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Settlement Houses: Lillian Wald

Visiting Nurse takes a shortcut over the roofs of the tenements.

At the turn of the 19th century, with more upper and middle class women attending college than ever before, those who graduated longed for meaningful work. A growing reform movement attracted many of these talented, educated women and it would inspire a new professional field — Social Work.

The Settlement house movement proved to be the most influential and far-reaching of urban reforms. Settlement house workers aimed to understand the challenges facing newly-arrived immigrants and help them adjust to life in crowded American cities. Armed with first-hand knowledge about terrible housing, exploitation in the workplace, lack of occupational safety, inadequate education opportunities and woeful health care, female reformers launched campaigns to address these urban problems.

Nurses stand in front of tenement building with children.

One such leader in the Settlement house movement was Lillian Wald , whose Henry Street Settlement and Visiting Nurse Association provided residents of New York City’s Lower East Side with indispensable community programs. A champion of Human Rights, Wald’s dedication won the hearts and respect of the immigrant community and the wrath of city officials. Wald viewed herself an agent of the poor, spending time in their homes and then speaking out against malnutrition and poor living conditions. She understood the sweeping reforms that were necessary to rectify these problems and tried to persuade local government officials that alleviating poverty was ultimately their responsibility.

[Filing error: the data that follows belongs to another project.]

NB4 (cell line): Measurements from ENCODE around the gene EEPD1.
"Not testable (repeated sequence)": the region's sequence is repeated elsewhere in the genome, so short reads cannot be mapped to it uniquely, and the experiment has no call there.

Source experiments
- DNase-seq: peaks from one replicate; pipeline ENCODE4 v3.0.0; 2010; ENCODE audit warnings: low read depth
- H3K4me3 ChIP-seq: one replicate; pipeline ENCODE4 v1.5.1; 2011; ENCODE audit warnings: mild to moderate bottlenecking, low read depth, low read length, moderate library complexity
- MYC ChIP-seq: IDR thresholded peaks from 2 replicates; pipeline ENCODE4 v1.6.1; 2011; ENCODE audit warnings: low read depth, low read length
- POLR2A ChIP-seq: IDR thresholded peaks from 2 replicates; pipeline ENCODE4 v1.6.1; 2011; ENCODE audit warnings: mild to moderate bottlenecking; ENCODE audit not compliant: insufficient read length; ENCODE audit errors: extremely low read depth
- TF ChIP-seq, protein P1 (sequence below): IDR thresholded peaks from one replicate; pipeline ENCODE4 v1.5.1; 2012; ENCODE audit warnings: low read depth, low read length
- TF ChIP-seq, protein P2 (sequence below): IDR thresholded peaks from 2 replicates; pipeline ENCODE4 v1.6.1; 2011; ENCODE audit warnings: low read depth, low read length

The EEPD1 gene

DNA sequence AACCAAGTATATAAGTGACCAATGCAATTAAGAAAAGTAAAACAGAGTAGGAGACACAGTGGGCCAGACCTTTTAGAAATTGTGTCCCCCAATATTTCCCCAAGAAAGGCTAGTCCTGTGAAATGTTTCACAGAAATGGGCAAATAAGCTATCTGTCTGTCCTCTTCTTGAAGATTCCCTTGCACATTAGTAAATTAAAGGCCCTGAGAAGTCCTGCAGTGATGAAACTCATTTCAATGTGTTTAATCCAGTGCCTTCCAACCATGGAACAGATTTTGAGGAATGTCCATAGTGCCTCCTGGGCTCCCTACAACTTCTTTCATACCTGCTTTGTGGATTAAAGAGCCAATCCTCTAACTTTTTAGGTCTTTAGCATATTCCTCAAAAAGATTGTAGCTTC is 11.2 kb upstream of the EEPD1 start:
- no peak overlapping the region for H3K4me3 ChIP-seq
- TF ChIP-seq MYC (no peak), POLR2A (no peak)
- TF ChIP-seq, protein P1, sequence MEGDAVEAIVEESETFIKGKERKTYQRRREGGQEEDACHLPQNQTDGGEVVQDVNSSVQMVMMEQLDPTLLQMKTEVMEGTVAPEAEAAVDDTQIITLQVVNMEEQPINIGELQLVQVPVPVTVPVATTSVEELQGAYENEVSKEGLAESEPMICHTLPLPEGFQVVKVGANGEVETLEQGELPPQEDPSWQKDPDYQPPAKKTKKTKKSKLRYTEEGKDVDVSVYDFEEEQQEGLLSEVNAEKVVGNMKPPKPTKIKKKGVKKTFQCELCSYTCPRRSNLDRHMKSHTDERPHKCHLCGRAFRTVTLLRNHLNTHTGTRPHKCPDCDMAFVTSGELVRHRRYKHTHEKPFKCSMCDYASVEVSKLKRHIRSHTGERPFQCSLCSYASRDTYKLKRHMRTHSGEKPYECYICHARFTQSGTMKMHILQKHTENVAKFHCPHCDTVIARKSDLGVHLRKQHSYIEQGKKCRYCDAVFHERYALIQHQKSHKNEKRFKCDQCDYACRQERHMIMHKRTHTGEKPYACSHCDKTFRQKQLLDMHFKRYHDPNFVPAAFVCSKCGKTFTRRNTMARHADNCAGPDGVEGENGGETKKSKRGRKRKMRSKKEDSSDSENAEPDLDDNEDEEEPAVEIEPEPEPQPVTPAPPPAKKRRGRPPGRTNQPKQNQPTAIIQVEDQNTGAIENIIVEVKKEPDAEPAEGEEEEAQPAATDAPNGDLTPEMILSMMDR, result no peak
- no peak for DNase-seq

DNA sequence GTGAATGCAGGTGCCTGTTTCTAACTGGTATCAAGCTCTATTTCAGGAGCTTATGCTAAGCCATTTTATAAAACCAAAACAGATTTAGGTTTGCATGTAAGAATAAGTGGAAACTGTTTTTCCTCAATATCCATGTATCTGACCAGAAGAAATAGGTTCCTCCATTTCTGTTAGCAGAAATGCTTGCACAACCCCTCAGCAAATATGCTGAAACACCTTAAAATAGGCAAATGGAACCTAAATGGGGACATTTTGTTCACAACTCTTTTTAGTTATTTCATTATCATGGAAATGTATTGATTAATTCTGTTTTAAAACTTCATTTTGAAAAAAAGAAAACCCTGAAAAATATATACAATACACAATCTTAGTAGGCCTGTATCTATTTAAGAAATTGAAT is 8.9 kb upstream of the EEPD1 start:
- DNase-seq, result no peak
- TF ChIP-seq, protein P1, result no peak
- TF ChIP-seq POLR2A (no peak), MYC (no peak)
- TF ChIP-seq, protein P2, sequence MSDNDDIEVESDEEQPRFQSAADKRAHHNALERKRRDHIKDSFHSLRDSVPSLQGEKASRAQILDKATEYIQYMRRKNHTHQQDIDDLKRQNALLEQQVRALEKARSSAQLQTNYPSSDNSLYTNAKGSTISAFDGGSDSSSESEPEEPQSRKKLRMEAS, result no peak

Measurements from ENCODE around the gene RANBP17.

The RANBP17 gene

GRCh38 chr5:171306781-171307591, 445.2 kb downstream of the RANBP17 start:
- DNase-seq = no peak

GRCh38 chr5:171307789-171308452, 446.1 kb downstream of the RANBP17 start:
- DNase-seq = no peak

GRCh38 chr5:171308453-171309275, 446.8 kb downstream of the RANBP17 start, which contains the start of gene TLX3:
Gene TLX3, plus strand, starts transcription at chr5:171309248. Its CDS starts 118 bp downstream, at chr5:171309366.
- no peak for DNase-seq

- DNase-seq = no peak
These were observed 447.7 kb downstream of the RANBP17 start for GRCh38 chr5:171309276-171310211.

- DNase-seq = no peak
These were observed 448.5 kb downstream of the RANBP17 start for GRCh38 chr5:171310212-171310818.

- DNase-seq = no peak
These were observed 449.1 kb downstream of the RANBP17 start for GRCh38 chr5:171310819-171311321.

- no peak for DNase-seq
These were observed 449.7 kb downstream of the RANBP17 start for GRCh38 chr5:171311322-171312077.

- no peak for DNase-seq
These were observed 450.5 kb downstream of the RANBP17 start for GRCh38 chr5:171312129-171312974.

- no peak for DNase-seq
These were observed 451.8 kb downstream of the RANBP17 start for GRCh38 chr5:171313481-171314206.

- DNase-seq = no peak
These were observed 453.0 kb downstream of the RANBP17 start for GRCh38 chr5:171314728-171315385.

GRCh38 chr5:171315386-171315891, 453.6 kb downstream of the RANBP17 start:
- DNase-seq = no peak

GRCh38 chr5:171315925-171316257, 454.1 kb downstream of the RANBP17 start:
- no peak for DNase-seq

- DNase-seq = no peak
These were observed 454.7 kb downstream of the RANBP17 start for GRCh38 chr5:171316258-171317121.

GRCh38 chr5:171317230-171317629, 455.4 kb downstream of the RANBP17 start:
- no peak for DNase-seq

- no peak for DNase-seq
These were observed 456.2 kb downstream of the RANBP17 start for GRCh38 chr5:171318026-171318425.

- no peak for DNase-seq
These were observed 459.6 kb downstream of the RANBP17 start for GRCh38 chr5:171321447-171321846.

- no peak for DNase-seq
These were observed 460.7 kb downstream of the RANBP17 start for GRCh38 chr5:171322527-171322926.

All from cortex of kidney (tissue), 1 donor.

Head Start teacher welcomes a child to her classroom at East Side House Settlement in the Bronx, ca. 1980’s.

While the settlement house movement was nationwide in scope, large cities such as New York and Chicago, with huge immigrant populations, were at the forefront. Women such as Wald and Jane Addams of Chicago’s Hull House created programs that addressed the poor living conditions in the community and provided cultural and leisure activities that eased the stress of daily life in a strange new land.

 

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